The rise in elective caesarean section has led to a decrease in breastfeeding, a report by World Health Organisation has warned.
The report by WHO done across 51 countries revealed that early breastfeeding initiation rates are significantly lower among newborns delivered by caesarean section.
This, it says, was interfering with the growth and survival of the babies.
Data by WHO revealed that three in five babies are not breastfed within the first hour of life, putting them at higher risk of death and disease and making them less likely to continue breastfeeding.
“Most women after elective caesarean section, they are either recovering from anaesthetic drugs or are in pain and cannot breastfeed their children. This is hindering all the benefits that have been made so far,” Dr Tedros Adhanom Ghebreyesus, WHO Director-General said.
He adds: “Breastfeeding gives children the best possible start in life. We must urgently scale up support to mothers so they can give their children the start they deserve immediately they are born.”
The report notes that newborns who breastfeed in the first hour of life are significantly more likely to survive. Even a delay of a few hours after birth could pose life-threatening consequences.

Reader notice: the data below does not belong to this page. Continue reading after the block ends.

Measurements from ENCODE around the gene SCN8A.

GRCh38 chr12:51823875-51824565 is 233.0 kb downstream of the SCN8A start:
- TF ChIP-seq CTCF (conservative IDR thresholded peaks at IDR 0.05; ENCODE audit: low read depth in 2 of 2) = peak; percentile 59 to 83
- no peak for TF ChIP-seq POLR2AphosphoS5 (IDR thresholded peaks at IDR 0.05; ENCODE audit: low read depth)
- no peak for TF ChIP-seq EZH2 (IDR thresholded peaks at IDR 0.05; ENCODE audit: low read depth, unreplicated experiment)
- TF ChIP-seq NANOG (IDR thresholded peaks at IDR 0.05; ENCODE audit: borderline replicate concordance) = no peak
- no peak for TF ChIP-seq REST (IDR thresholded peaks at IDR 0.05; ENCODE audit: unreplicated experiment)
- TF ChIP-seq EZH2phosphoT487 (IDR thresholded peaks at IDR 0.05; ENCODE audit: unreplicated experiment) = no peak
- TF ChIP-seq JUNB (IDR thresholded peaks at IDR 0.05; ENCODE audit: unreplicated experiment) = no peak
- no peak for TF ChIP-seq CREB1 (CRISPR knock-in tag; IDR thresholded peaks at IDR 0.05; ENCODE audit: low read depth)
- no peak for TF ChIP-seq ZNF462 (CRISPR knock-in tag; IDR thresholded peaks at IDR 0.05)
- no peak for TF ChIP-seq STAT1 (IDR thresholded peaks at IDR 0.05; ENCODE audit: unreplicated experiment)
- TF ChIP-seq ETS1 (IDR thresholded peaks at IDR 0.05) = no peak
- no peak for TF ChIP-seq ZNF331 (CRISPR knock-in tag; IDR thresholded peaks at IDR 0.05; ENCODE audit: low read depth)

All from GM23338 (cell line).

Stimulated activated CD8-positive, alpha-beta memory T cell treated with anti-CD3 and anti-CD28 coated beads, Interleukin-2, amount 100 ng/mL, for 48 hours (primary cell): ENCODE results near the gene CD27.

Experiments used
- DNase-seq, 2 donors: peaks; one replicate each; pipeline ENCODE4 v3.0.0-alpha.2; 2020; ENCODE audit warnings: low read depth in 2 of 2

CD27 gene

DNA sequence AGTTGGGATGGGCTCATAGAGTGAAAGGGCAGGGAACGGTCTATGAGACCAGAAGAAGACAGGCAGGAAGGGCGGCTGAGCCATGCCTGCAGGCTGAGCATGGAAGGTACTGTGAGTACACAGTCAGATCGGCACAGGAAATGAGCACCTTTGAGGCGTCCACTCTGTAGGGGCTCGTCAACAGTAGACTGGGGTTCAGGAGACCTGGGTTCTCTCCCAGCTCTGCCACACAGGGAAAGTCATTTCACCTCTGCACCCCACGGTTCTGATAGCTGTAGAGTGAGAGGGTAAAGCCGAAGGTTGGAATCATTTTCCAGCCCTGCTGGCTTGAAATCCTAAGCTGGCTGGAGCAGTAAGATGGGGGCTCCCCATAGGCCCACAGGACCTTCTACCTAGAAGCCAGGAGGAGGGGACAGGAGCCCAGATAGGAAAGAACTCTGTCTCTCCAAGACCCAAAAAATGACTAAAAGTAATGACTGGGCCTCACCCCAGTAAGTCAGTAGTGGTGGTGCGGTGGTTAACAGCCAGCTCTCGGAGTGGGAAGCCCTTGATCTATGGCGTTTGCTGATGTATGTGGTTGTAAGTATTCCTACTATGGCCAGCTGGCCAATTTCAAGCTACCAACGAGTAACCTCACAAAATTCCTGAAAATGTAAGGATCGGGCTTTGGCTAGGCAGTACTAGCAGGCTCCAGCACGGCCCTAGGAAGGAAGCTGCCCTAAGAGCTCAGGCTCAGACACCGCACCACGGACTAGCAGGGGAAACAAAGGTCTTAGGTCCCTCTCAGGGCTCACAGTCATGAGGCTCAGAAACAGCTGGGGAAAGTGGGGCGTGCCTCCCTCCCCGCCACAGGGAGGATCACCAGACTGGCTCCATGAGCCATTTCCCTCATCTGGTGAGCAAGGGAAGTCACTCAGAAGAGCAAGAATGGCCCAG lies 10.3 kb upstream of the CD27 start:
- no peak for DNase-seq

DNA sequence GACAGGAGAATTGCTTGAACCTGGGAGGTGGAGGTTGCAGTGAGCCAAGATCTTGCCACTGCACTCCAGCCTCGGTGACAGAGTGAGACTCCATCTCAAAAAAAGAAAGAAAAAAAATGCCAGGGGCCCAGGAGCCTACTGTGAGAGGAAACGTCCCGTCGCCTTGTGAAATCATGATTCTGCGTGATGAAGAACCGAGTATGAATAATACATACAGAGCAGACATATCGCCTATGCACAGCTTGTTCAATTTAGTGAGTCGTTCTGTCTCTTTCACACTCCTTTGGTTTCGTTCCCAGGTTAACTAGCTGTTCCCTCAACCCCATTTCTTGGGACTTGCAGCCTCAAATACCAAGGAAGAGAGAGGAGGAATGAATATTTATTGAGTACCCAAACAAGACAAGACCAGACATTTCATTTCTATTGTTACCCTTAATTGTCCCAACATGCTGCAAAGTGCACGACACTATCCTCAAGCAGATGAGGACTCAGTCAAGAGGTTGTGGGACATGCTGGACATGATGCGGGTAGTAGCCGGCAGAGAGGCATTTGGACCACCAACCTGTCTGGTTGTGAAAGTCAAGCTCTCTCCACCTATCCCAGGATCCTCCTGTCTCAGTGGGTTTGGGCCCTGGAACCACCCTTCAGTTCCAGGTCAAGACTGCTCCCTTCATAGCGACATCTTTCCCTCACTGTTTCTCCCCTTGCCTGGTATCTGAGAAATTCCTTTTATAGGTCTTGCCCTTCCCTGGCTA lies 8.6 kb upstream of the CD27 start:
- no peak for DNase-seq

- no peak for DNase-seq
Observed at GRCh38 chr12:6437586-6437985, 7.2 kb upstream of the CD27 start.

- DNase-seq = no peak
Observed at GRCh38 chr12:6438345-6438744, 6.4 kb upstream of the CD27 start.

Skin-to-skin contact along with suckling at the breast stimulates the mother’s production of breastmilk, including colostrum, also called the baby’s ‘first vaccine’, which is extremely rich in nutrients and antibodies.
According to WHO, newborns who began breastfeeding between two and 23 hours after birth had a 33 per cent greater risk of dying compared to those who began breastfeeding within one hour of birth.
Among newborns who started breastfeeding a day or more after birth, the risk was more than twice as high.
The global health agency gave an example of Egypt where caesarean section rates doubled from 20 per cent to 52 per cent between 2005 and 2014 and during the same period, rates of early initiation of breastfeeding decreased from 40 to 27 per cent.
They agency reported that the same was being experienced in other countries as well saying that only 19 per cent of babies born by C-section were breastfed in the first hour after birth, compared to 39 per cent of babies born by natural delivery.
The Ministry of Health has warned of the dramatic rise of unintended C-section.
Last year, the National Hospital Insurance Fund’s pay-outs for caesarean-section births hit Sh1.2 billion.